By Thomas Sklut, M.A.
There was no playbook when the COVID-19 pan-demic caused dental practices across the United States to close down. It was sudden, unexpected, and impossible to ignore.
We contacted a cross-section of alumni to see how the pandemic affected their planning and re-opening processes, and to see how things are going for them now.
Length of Closure and Initial Recovery
Our respondents’ practices were closed from 7 to 12 weeks. According to the American Dental Association (ADA) Health Policy Institute (HPI), nearly all dental practices across the country were closed in March and April 2020.
According to ADA and HPI statistics, 90% of practices were open by the week of June 1 but more than 70% of those reported lower patient volumes than usual.
“Our offices were closed from March 17 to May 11 to elective procedures and re-call visits, in compliance with the Centers for Disease Control and Prevention (CDC), ADA and Arizona State recommendations. We remained available for emergency care during the closure.” said David Ho, D.D.S. ’06, who runs a practice in Flagstaff, Ariz. with wife Amy Ho, ’05, R.D.H., ’05, B.S.
At the beginning of November 2020, (the most recent HPI data available) around 98% of practices were open. Our interviewees reported that they were at 70% to 120% of pre-pandemic levels. However, several mentioned difficulties with staffing. Mario Tomei, D.D.S., ’92, Livonia, Mich., mentioned that “practice productivity had recovered nicely but hygiene is slowing down because six-month recalls from May don’t exist.”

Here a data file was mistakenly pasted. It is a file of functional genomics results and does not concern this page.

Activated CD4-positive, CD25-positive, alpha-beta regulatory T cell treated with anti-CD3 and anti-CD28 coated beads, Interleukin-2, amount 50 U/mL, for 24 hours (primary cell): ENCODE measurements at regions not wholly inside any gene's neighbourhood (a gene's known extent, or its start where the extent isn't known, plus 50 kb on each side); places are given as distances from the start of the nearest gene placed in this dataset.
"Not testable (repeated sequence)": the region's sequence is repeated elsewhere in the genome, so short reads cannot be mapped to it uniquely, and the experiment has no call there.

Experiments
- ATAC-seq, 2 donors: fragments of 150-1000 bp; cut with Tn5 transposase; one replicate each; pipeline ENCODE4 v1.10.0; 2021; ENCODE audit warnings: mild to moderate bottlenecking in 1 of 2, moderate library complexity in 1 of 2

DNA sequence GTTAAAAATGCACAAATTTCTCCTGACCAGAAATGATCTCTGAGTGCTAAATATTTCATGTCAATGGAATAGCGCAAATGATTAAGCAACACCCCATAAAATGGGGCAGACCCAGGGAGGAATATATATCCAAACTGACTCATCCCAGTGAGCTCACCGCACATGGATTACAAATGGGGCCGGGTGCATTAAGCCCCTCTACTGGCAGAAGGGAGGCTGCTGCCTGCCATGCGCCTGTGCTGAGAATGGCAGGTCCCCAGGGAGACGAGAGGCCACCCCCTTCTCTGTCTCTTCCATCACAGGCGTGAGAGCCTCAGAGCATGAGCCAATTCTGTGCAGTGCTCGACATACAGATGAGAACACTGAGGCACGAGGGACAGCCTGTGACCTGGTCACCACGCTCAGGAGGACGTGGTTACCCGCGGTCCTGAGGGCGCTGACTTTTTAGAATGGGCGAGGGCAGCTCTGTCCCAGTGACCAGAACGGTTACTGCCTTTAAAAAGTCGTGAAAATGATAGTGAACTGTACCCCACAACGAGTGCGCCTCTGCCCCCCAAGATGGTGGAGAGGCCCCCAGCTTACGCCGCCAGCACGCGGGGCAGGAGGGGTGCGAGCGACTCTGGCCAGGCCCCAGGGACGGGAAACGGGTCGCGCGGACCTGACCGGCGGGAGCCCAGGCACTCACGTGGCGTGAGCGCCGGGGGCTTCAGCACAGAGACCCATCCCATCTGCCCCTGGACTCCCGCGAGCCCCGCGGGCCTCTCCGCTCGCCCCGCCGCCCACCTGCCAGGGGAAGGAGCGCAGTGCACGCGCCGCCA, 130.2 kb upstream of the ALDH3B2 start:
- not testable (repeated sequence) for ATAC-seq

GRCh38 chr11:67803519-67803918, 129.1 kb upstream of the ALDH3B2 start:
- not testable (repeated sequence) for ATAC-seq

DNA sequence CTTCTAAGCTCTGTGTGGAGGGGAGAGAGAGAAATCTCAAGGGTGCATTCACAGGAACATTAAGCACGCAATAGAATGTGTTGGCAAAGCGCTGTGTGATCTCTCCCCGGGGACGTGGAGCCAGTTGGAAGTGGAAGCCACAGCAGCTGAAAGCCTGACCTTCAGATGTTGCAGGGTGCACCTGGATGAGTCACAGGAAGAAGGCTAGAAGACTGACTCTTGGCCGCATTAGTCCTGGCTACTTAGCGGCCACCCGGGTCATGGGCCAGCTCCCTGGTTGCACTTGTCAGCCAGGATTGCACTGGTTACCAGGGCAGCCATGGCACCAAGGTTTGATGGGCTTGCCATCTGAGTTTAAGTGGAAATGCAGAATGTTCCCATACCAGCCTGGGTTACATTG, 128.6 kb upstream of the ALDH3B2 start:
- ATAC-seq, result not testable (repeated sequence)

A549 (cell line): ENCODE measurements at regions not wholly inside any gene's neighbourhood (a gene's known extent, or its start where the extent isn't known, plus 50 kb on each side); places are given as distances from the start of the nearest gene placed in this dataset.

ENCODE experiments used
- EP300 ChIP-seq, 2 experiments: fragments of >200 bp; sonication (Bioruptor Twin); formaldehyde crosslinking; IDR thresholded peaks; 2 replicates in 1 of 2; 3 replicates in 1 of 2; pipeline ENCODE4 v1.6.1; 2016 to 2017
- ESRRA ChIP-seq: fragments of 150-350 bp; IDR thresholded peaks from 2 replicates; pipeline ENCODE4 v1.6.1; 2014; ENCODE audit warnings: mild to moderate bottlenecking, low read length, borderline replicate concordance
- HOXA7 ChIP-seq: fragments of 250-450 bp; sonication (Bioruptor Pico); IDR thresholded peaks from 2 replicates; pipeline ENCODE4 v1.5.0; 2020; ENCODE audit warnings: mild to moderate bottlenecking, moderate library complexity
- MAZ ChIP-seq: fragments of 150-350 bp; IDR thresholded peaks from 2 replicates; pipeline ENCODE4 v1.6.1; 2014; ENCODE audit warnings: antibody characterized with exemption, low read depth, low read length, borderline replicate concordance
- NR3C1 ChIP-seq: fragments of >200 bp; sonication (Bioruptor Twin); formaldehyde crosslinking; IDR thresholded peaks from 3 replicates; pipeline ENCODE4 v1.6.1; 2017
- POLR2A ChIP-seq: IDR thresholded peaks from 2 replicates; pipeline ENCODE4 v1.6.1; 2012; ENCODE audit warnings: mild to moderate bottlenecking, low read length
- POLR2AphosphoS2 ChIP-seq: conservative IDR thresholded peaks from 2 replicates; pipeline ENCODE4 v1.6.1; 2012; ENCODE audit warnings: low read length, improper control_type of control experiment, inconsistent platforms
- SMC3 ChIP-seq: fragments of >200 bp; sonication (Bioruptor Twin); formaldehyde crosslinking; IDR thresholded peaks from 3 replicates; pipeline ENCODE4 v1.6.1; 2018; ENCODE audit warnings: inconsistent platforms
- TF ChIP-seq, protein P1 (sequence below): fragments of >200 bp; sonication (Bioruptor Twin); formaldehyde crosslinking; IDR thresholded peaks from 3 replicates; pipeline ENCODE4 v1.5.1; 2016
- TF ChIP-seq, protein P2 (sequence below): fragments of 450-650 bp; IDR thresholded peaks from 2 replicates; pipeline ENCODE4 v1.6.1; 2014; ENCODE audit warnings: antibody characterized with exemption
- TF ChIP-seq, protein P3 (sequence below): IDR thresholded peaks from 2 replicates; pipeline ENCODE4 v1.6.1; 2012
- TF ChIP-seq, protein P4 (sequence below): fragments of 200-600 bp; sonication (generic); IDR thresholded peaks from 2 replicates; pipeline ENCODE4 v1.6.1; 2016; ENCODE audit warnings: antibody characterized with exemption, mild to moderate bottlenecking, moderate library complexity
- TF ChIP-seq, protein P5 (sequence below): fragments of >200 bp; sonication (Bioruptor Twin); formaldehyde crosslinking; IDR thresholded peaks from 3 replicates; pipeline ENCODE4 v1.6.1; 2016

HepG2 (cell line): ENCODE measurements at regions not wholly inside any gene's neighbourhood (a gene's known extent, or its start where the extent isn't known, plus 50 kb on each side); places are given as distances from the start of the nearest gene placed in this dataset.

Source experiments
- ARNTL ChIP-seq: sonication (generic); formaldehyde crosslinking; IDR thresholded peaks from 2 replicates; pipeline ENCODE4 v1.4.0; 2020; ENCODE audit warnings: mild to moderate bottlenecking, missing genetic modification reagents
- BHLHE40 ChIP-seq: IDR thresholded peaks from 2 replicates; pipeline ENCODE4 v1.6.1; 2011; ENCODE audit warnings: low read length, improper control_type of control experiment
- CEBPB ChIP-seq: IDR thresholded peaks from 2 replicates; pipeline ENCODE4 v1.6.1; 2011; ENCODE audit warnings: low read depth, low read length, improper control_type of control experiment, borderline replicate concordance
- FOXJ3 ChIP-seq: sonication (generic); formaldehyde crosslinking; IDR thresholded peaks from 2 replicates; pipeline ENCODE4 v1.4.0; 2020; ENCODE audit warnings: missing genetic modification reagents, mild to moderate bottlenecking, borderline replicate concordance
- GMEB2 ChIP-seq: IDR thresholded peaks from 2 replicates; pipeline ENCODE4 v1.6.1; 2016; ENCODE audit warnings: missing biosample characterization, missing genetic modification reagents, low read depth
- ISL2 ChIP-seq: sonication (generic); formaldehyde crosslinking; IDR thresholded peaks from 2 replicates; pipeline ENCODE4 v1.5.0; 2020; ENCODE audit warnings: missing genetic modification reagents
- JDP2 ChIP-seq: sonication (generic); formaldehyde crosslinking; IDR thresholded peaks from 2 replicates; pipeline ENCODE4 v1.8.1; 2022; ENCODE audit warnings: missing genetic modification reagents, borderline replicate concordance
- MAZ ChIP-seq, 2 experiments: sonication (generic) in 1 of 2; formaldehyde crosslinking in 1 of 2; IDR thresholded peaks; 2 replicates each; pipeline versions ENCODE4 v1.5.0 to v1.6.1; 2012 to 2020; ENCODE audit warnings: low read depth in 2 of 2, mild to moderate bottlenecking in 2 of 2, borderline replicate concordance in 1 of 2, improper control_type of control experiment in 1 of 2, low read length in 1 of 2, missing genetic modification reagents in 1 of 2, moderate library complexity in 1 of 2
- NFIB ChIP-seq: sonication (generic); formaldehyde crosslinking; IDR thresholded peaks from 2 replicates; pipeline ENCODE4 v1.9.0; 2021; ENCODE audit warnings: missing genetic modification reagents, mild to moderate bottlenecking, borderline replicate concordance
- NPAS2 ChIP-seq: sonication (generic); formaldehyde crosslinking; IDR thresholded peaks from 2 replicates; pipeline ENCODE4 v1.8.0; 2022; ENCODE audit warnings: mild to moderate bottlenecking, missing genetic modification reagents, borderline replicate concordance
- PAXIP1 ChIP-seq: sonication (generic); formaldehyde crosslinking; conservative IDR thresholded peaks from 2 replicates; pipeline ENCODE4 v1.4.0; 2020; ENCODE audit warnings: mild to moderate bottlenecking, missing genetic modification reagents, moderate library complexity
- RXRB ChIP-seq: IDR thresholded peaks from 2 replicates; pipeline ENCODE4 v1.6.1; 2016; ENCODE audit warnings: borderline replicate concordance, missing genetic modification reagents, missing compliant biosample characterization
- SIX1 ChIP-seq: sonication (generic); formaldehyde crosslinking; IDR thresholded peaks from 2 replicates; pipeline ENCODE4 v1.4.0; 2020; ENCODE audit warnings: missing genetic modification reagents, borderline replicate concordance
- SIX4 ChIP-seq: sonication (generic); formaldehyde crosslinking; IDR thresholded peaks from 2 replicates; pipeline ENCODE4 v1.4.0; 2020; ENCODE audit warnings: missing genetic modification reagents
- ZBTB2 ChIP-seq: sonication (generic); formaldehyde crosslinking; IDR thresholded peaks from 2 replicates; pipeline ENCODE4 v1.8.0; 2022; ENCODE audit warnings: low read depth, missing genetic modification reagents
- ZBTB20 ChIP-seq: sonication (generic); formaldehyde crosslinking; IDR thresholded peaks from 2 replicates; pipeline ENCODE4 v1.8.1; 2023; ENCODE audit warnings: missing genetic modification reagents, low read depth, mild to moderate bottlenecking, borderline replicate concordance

Greatest Challenges to Reopening
Many responded with the same challenges to reopening. The greatest challenges to reopening were recruiting qualified staff, obtaining adequate and appropriate PPE, staff training and finding the best evidence-based practice and patient communications.
Several practices enhanced communication with their patients by using online platforms, including new software designed to confirm appointments via voice and text messaging.
“Communication with our patients was considered paramount in our practice. Thankfully, we invested in systems pre-pandemic – website, blog and social media accounts functioned as intended – to keep our patients in the loop. Website/blog metrics were helpful in providing information to verify the effectiveness of this type of communication. We also implemented an after-hours “live operator” concierge system, giving our current and prospective patients the opportunity to be in contact with a responsive human,” said William Hustzi, D.D.S. ’92, who runs a practice in Milford, Mich, with wife, Anna Chong-Huszti, D.D.S. ’92 .
Early in the history of the virus, it was difficult to determine which factors were most likely to cause transmission of COVID-19. As time went on, it became clear that the virus is mainly spread person-to-person through respiratory droplets produced when an infected person coughs or sneezes. This discovery triggered many of the physical changes brought about in dental practices.